Facebook CEO Mark Zuckerberg said in a company-wide meeting in 2019 that some of the content moderators’ stories around coping with the work were “a little dramatic.”

Read the original article on Business Insider

How does your Snap Score work? How to check and raise your score

A Snapchat profile page with the Snap Score highlighted.
Your Snap Score counts Snaps sent, Stories viewed, and more.

  • Your Snapchat Snap Score works by combining your overall activity on the app, like how many Snaps you send and receive.
  • Snapchat hasn’t revealed how much each action is worth, but the best way to raise your Snap Score is by keeping up streaks.
  • You can find your Snap Score on your profile page.
  • Visit Insider’s Tech Reference library for more stories.

With our phones playing such a vital role in our lives, it’s no surprise that people are active on Snapchat. And luckily, Snapchat rewards its most active users.

Every Snapchat user has a Snap Score, which is a number that tracks how active you are in the app. It’s easy to find, but not so easy to understand.

Here’s everything to know about Snapchat’s Snap Scores.

How do Snap Scores work?

As noted, your Snap Score is an indication of how active and how social you are on Snapchat. You can’t actually use it for anything – it’s purely cosmetic – but raising it can be fun.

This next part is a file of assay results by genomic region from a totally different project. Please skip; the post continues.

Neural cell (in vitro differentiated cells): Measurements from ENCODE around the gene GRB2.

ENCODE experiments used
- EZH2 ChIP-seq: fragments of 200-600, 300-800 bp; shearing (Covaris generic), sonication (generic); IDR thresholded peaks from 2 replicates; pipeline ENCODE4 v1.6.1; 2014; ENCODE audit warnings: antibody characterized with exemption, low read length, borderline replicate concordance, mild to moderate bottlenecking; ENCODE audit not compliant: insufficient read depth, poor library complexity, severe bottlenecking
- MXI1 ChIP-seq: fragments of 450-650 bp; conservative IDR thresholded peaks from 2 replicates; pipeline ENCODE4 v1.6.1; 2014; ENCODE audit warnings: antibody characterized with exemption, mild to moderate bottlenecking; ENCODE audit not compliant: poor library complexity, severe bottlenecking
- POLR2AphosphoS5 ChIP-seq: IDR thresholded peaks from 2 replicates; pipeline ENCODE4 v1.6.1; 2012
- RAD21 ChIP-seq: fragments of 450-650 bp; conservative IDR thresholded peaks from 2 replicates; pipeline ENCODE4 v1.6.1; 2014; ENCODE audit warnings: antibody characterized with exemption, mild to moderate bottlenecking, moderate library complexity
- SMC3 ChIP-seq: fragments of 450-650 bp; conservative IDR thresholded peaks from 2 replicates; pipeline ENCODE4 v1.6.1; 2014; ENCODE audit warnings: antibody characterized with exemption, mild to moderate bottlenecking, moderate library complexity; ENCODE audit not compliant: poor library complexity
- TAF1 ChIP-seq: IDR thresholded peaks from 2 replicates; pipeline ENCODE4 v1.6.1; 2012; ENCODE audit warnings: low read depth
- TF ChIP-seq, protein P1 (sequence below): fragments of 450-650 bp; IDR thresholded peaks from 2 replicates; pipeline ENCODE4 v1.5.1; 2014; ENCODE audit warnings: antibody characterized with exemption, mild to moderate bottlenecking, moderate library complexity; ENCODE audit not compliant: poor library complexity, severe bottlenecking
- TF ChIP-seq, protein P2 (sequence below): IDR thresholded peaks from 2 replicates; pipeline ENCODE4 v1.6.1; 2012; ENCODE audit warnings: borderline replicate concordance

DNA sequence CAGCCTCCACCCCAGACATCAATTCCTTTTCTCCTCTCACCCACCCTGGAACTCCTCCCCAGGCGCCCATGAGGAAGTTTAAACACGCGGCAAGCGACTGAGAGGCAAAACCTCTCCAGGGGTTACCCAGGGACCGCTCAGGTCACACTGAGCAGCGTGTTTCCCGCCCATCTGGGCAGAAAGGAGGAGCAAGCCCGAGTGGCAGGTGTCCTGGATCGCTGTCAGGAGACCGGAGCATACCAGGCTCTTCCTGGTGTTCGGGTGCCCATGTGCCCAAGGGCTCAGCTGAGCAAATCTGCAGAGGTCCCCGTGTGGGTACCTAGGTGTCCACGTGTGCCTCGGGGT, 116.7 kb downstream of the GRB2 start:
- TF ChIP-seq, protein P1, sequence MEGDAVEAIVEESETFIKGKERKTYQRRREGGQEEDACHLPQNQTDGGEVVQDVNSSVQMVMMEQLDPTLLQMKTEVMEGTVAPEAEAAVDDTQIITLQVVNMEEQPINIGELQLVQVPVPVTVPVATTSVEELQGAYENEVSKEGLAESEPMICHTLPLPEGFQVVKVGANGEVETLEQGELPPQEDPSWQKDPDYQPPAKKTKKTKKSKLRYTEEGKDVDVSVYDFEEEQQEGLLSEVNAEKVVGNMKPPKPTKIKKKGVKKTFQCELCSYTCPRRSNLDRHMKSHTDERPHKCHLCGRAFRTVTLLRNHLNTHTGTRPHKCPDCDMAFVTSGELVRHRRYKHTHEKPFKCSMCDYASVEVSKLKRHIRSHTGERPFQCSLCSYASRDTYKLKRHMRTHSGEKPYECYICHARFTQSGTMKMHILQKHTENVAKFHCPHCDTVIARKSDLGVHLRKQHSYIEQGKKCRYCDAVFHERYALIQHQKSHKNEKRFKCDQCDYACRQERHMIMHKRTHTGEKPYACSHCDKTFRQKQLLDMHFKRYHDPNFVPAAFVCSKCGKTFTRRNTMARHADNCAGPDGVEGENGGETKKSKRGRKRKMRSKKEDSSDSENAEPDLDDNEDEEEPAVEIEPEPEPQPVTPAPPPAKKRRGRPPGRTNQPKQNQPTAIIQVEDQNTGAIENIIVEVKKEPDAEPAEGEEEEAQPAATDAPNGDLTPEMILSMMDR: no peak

Your Snap Score counts:

  • How many Snaps you’ve sent and received
  • How many Stories you’ve viewed and posted
  • How many Discover videos you’ve watched
  • How many friends you have

You’ll also get bonus points for sending Snaps to multiple people at once, and for keeping up Snapchat Streaks by sending Snaps to your friends every day.

There are probably more factors, but it’s not clear what they are. When asked for comment, Snapchat declined to provide any more information on how Snap Scores are calculated.

FILE PHOTO: The Snapchat app logo is seen on a smartphone in this picture illustration taken September 15, 2017. REUTERS/Dado Ruvic/Illustration/File Photo
Your Snapchat score goes up the more you use the app.

If you’re curious about your score or someone else’s, here’s how to find it.

How to find your Snap Score

Snap Scores are easy to find.

To find your Snap Score, open the app and tap your profile icon in the top-left corner. You’ll find your Snap Score underneath your name and avatar.

A Snapchat profile page with an arrow pointing to the Snap Score.
Your Snap Score is displayed right next to your username.

To find someone else’s Snap Score:

1. Open Snapchat and tap on your profile icon in the top-left corner.

2. Scroll down and tap on My Friends.

A Snapchat profile page with the "My Friends" option highlighted.
Head to your Snapchat friends list.

3. Tap on the icon of any friend whose Snap Score you want to see. You’ll find it below their name and avatar.